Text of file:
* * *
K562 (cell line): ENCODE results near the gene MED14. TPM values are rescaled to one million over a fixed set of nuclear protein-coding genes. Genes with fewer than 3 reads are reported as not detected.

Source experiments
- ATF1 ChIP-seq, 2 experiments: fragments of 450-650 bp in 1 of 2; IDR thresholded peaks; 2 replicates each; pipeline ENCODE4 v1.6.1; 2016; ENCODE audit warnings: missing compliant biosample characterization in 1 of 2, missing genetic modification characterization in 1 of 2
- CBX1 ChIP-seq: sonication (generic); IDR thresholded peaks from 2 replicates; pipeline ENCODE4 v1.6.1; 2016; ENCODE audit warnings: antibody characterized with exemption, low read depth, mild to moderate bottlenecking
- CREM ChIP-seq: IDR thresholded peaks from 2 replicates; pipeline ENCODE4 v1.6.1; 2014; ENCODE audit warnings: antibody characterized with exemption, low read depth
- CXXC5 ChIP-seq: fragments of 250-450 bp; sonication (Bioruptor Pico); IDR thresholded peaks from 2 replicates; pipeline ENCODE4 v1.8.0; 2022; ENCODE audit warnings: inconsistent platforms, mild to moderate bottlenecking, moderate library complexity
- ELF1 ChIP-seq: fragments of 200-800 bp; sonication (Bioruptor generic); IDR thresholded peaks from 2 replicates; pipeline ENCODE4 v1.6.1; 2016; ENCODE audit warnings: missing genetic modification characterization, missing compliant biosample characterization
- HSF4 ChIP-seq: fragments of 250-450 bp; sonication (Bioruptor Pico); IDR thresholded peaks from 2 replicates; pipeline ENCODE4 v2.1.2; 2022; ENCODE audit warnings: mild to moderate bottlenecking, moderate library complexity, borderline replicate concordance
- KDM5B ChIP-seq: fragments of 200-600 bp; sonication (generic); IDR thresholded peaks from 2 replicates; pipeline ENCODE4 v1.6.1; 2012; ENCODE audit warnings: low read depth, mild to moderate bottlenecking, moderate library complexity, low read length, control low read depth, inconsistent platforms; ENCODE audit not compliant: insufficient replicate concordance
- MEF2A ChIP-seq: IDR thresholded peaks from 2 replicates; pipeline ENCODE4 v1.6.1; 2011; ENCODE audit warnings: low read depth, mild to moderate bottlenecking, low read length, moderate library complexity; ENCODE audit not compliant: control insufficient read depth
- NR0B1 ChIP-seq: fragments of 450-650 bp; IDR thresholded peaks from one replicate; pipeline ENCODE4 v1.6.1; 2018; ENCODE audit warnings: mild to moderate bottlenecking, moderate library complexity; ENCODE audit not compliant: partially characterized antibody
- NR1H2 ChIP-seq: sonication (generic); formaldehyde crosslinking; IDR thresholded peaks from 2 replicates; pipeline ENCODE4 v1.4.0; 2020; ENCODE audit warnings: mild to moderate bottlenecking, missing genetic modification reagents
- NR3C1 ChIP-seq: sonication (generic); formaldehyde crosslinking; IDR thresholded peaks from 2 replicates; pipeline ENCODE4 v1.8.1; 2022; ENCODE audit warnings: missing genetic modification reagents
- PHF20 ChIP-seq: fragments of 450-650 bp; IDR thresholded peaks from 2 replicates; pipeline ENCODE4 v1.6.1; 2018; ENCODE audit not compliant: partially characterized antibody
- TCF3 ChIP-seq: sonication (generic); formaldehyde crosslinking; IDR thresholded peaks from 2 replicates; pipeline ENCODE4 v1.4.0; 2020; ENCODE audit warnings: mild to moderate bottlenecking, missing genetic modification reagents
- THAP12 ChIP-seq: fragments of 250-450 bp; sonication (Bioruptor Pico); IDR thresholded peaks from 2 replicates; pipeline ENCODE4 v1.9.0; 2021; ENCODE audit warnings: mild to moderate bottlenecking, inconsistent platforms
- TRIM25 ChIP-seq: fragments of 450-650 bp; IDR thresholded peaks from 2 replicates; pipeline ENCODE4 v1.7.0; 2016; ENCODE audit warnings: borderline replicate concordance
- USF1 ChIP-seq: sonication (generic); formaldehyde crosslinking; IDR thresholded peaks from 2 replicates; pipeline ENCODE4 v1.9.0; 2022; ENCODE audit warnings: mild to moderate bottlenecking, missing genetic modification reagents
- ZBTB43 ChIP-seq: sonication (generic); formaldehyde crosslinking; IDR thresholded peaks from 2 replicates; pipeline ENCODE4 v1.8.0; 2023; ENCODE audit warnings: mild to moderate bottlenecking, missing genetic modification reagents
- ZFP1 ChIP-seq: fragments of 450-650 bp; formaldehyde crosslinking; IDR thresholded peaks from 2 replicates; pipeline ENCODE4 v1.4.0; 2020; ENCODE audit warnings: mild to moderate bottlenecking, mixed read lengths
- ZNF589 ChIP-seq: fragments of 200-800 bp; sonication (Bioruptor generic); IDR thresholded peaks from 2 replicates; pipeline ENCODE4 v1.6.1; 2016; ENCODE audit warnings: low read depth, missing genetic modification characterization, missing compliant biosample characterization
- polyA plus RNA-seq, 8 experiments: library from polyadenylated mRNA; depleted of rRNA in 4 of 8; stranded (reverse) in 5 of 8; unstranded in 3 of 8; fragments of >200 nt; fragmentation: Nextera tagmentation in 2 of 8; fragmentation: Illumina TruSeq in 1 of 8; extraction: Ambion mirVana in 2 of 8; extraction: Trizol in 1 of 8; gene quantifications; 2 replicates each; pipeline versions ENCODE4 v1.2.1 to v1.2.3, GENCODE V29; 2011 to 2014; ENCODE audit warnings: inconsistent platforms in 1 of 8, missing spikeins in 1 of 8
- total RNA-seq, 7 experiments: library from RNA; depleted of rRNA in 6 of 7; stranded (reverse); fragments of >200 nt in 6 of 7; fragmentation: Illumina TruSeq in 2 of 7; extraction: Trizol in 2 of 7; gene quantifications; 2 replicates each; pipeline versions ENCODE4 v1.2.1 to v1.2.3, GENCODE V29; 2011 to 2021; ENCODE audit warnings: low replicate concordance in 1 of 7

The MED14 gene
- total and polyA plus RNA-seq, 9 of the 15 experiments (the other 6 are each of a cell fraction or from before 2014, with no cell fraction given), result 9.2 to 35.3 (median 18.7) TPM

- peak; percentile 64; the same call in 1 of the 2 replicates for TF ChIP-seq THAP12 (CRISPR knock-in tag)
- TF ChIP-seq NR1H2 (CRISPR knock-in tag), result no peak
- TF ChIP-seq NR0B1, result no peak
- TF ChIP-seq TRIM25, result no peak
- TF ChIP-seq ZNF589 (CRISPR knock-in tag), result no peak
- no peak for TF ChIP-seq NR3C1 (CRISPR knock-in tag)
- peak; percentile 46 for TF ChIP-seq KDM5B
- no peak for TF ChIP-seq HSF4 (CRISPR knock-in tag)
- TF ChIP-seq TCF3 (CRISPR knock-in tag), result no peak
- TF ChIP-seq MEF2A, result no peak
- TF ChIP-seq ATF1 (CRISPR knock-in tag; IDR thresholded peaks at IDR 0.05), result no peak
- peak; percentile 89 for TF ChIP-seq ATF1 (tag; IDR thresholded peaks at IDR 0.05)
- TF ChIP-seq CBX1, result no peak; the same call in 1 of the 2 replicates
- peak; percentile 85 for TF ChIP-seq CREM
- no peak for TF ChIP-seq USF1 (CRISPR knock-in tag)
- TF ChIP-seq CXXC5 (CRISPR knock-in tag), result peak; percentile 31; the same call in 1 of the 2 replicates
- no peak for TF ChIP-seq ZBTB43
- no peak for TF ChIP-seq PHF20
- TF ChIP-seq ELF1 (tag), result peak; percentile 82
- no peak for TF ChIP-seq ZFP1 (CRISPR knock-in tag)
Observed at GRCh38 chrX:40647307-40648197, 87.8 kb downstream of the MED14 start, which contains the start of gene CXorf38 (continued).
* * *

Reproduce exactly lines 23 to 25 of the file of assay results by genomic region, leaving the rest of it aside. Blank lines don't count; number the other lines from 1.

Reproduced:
- total RNA-seq, 7 experiments: library from RNA; depleted of rRNA in 6 of 7; stranded (reverse); fragments of >200 nt in 6 of 7; fragmentation: Illumina TruSeq in 2 of 7; extraction: Trizol in 2 of 7; gene quantifications; 2 replicates each; pipeline versions ENCODE4 v1.2.1 to v1.2.3, GENCODE V29; 2011 to 2021; ENCODE audit warnings: low replicate concordance in 1 of 7

The MED14 gene
- total and polyA plus RNA-seq, 9 of the 15 experiments (the other 6 are each of a cell fraction or from before 2014, with no cell fraction given), result 9.2 to 35.3 (median 18.7) TPM